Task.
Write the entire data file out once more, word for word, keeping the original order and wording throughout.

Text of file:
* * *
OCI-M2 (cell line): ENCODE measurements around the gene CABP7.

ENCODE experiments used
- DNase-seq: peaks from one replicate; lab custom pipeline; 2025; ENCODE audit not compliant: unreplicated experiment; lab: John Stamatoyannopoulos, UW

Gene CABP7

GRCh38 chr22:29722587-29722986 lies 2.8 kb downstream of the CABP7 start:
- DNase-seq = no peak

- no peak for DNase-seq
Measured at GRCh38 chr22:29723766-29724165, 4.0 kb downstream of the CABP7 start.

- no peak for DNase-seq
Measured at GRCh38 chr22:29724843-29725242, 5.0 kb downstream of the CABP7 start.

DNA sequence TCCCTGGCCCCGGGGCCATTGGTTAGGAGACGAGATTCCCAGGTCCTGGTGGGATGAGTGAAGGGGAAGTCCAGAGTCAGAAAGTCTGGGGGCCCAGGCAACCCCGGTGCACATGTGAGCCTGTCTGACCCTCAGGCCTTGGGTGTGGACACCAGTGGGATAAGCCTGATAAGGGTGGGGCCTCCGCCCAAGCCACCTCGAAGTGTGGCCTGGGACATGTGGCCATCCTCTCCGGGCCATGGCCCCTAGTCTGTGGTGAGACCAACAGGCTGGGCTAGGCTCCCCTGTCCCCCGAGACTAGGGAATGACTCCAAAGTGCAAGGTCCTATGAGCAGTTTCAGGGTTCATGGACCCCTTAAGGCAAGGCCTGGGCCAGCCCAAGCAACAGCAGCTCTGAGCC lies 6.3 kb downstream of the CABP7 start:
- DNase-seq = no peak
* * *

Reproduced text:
OCI-M2 (cell line): ENCODE measurements around the gene CABP7.

ENCODE experiments used
- DNase-seq: peaks from one replicate; lab custom pipeline; 2025; ENCODE audit not compliant: unreplicated experiment; lab: John Stamatoyannopoulos, UW

Gene CABP7

GRCh38 chr22:29722587-29722986 lies 2.8 kb downstream of the CABP7 start:
- DNase-seq = no peak

- no peak for DNase-seq
Measured at GRCh38 chr22:29723766-29724165, 4.0 kb downstream of the CABP7 start.

- no peak for DNase-seq
Measured at GRCh38 chr22:29724843-29725242, 5.0 kb downstream of the CABP7 start.

DNA sequence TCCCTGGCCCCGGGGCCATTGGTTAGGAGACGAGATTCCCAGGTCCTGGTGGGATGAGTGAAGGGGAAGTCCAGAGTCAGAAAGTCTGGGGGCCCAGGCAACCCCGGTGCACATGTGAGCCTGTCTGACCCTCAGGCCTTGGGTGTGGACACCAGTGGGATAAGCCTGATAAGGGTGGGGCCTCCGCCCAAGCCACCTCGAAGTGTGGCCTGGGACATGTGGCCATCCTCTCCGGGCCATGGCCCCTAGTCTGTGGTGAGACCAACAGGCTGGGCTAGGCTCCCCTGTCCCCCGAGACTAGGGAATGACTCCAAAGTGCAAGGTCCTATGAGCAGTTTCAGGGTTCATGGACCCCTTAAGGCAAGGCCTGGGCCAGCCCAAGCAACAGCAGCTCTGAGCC lies 6.3 kb downstream of the CABP7 start:
- DNase-seq = no peak